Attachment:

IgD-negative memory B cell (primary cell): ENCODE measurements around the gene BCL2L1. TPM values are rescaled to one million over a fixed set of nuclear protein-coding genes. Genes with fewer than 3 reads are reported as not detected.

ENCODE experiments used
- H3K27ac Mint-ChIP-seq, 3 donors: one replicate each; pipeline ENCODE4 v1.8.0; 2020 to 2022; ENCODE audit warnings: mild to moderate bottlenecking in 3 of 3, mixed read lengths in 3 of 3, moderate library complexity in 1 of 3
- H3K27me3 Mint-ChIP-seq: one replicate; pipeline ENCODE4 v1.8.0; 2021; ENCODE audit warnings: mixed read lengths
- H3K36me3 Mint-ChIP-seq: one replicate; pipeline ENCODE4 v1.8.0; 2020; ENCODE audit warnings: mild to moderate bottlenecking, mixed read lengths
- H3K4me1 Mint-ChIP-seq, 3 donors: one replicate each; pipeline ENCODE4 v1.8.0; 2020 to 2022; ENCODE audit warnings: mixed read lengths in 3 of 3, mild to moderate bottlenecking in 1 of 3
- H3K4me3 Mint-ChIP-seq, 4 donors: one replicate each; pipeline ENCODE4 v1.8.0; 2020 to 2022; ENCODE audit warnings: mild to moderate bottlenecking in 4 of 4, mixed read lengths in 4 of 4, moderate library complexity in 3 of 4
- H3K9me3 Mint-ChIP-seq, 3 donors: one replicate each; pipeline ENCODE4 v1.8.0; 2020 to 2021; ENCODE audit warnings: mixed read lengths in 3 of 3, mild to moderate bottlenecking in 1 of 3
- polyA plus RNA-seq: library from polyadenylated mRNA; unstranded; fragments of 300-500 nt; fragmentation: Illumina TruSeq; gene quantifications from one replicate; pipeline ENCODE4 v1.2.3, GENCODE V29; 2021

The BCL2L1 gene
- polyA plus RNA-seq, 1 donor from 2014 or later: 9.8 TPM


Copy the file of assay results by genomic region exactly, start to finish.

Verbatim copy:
IgD-negative memory B cell (primary cell): ENCODE measurements around the gene BCL2L1. TPM values are rescaled to one million over a fixed set of nuclear protein-coding genes. Genes with fewer than 3 reads are reported as not detected.

ENCODE experiments used
- H3K27ac Mint-ChIP-seq, 3 donors: one replicate each; pipeline ENCODE4 v1.8.0; 2020 to 2022; ENCODE audit warnings: mild to moderate bottlenecking in 3 of 3, mixed read lengths in 3 of 3, moderate library complexity in 1 of 3
- H3K27me3 Mint-ChIP-seq: one replicate; pipeline ENCODE4 v1.8.0; 2021; ENCODE audit warnings: mixed read lengths
- H3K36me3 Mint-ChIP-seq: one replicate; pipeline ENCODE4 v1.8.0; 2020; ENCODE audit warnings: mild to moderate bottlenecking, mixed read lengths
- H3K4me1 Mint-ChIP-seq, 3 donors: one replicate each; pipeline ENCODE4 v1.8.0; 2020 to 2022; ENCODE audit warnings: mixed read lengths in 3 of 3, mild to moderate bottlenecking in 1 of 3
- H3K4me3 Mint-ChIP-seq, 4 donors: one replicate each; pipeline ENCODE4 v1.8.0; 2020 to 2022; ENCODE audit warnings: mild to moderate bottlenecking in 4 of 4, mixed read lengths in 4 of 4, moderate library complexity in 3 of 4
- H3K9me3 Mint-ChIP-seq, 3 donors: one replicate each; pipeline ENCODE4 v1.8.0; 2020 to 2021; ENCODE audit warnings: mixed read lengths in 3 of 3, mild to moderate bottlenecking in 1 of 3
- polyA plus RNA-seq: library from polyadenylated mRNA; unstranded; fragments of 300-500 nt; fragmentation: Illumina TruSeq; gene quantifications from one replicate; pipeline ENCODE4 v1.2.3, GENCODE V29; 2021

The BCL2L1 gene
- polyA plus RNA-seq, 1 donor from 2014 or later: 9.8 TPM